Moving very quickly on to R&D and then I'll quickly open for questions. But in the last half, we have invested $6.8 million in our research and development, and that was 24% increase on prior corresponding period and 15% on the last half. And I did outline at our AGM in November the areas of interests in our R&D. And they span 5 core areas, including instrument cleaning, instrument disinfection, storage solutions, environmental decontamination as well as digital solutions for traceability and compliance. And we do have active programs in place covering a number of these areas.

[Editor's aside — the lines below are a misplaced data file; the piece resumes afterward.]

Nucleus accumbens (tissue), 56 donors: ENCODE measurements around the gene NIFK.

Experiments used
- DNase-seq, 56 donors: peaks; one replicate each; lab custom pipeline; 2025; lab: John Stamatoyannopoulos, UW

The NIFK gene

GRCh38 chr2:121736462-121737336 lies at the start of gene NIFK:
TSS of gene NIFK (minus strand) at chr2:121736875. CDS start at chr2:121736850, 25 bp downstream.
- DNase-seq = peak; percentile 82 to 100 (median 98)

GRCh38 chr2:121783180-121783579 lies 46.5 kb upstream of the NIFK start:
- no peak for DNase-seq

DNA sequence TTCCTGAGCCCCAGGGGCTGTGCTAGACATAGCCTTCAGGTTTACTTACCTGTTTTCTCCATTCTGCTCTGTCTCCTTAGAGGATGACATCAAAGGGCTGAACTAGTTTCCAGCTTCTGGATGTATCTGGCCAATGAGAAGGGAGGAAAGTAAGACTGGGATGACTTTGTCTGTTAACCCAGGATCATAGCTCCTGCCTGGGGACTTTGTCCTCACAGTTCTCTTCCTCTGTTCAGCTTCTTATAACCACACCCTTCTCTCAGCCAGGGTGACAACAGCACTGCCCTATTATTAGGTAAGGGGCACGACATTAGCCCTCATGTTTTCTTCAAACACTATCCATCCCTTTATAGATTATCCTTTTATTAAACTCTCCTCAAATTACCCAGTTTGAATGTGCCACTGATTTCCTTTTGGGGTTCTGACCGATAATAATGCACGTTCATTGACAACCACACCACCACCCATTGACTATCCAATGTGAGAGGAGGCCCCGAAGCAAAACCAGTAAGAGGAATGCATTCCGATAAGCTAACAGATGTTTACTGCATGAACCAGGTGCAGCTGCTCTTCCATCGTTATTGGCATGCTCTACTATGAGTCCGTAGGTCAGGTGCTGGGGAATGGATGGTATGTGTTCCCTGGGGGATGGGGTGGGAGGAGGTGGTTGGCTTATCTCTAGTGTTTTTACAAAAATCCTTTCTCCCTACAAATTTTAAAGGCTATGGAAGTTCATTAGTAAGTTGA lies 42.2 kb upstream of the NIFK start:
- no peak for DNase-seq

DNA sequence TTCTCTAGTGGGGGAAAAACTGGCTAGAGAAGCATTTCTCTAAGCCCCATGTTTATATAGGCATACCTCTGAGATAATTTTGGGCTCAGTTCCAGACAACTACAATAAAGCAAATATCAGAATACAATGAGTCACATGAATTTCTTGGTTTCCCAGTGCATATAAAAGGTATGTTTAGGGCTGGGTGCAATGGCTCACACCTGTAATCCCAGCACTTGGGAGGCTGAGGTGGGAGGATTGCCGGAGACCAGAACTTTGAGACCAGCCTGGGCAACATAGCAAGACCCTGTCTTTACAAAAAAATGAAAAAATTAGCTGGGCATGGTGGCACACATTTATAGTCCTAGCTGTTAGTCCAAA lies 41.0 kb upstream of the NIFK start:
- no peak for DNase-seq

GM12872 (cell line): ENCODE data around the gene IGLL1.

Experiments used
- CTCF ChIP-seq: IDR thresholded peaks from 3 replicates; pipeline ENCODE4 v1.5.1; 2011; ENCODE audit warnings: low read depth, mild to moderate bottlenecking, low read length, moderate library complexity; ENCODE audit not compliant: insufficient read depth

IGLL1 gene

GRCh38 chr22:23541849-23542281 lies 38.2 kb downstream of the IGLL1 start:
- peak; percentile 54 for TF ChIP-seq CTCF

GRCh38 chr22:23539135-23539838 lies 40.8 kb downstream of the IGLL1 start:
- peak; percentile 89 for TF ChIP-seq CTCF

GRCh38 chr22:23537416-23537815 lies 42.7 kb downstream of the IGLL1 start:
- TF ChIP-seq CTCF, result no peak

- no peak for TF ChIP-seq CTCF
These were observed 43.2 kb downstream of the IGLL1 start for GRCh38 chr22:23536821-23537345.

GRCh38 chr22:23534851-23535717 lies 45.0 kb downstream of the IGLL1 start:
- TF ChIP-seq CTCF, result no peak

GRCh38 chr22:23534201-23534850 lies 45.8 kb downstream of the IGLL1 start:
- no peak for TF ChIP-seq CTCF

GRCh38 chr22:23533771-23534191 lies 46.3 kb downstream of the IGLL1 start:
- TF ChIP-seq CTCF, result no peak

But the majority of our R&D investment in the first half was towards our next new innovative platform technology. And this new technology is being designed to address the major unmet need, as I've previously noted, and also, as previously explained, would involve both capital and consumables and is targeting a large addressable market. And subject -- again consistent with what I've said in the past, subject to achieving a number of technical milestones as well as timing of individual markets, regulatory approvals, we are targeting the commercial introduction of this new platform technology in FY '21. And I realize that everybody would like to know specific and more details about this new product, and they'll be forthcoming in the fullness of time, which is not today.